Cognitive Behavioural Therapy
Cognitive Behavioural Therapy (CBT)
Cognitive Behavioural Therapy (CBT) is a psychotherapy that assists individuals to change how they think (Cognitive) and change what they do (Behavioural) in order to minimize undesirable symptoms. It is most commonly used in treating anxiety and depression but is effective in treating many issues as well. CBT helps individuals breakdown overwhelming issues into smaller, more manageable portions.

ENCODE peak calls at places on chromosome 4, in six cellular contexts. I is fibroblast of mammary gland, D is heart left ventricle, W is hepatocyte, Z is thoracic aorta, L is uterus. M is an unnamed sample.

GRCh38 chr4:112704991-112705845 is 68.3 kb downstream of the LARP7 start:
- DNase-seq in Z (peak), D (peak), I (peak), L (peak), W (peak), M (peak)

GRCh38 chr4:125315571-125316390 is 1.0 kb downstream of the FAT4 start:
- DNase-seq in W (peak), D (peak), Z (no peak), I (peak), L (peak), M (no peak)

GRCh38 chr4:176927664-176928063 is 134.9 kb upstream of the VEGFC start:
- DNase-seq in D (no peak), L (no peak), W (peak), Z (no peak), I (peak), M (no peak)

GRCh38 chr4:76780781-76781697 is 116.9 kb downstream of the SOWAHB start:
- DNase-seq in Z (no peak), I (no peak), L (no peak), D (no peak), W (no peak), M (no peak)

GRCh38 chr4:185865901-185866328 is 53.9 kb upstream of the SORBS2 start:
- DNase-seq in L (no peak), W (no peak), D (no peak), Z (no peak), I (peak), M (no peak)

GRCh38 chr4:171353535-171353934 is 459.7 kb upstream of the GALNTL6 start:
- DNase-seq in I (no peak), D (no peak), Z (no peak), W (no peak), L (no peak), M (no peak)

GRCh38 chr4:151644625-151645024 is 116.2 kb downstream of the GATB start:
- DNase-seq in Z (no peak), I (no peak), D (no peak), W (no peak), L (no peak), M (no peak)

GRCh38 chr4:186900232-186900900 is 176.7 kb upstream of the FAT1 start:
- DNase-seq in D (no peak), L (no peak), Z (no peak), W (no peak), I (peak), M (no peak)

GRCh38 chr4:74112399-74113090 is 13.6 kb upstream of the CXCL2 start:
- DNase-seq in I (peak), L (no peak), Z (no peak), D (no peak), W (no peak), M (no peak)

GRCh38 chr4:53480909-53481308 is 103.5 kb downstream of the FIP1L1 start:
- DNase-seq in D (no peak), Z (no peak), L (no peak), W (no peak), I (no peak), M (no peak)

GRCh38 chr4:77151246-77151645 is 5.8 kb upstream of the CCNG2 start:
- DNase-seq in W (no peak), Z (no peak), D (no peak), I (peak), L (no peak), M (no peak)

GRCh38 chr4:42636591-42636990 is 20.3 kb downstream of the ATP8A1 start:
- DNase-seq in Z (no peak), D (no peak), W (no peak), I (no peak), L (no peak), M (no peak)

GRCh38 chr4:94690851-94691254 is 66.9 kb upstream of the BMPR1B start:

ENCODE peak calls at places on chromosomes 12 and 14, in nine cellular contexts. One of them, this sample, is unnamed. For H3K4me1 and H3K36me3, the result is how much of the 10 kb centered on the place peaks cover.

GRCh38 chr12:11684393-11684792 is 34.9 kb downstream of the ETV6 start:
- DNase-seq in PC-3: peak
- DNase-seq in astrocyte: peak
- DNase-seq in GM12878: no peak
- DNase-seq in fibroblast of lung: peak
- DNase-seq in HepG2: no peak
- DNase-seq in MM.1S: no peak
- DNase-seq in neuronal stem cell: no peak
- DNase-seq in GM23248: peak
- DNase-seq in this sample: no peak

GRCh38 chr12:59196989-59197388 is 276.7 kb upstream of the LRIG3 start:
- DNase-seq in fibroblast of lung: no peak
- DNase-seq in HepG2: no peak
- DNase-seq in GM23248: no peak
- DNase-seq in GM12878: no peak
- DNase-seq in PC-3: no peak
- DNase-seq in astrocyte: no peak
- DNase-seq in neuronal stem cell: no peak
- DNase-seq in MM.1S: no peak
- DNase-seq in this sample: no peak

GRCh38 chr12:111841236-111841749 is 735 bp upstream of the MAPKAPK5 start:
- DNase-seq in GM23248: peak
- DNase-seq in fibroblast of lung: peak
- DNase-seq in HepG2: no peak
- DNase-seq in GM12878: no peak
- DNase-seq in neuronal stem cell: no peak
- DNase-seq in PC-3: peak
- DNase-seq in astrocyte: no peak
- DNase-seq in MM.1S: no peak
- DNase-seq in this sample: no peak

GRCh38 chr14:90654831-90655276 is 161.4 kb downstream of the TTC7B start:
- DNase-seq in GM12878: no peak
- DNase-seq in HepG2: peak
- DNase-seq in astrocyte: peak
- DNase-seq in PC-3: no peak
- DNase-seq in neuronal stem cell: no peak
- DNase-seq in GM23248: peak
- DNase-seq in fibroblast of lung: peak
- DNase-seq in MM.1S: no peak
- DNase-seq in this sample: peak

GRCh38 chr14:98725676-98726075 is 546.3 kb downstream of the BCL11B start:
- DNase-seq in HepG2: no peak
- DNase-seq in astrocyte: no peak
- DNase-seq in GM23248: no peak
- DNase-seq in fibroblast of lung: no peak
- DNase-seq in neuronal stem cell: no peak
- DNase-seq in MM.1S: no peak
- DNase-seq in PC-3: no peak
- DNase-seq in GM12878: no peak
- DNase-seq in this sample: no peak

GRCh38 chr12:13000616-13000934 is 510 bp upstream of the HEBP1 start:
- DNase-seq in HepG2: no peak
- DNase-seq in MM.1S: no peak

“This is the fourth question from the Q&A portion of Beck Institute’s 3-Day CBT Workshop on Depression and Anxiety for students and post-doctoral fellows, held on August 15 – 17, 2011. In this video Dr. Aaron Beck discusses what is special about cognitive therapy, what is new theoretically in the field of CBT, and how cognitive behavior therapy has expanded. Dr. Beck explains his present notion of cognitive therapy – that it is based on a theory of psychopathology (information processing model), and the techniques that are utilized are those that can help to ameliorate the dysfunctional aspects of the individual’s beliefs, interpretations, and avoidance behaviors, as well as dysfunction in attention and memory. Dr. Beck mentions the main thrust of cognitive therapy will be to modify the dysfunctional cognitive processing. Please enjoy the fourth segment from this unique series: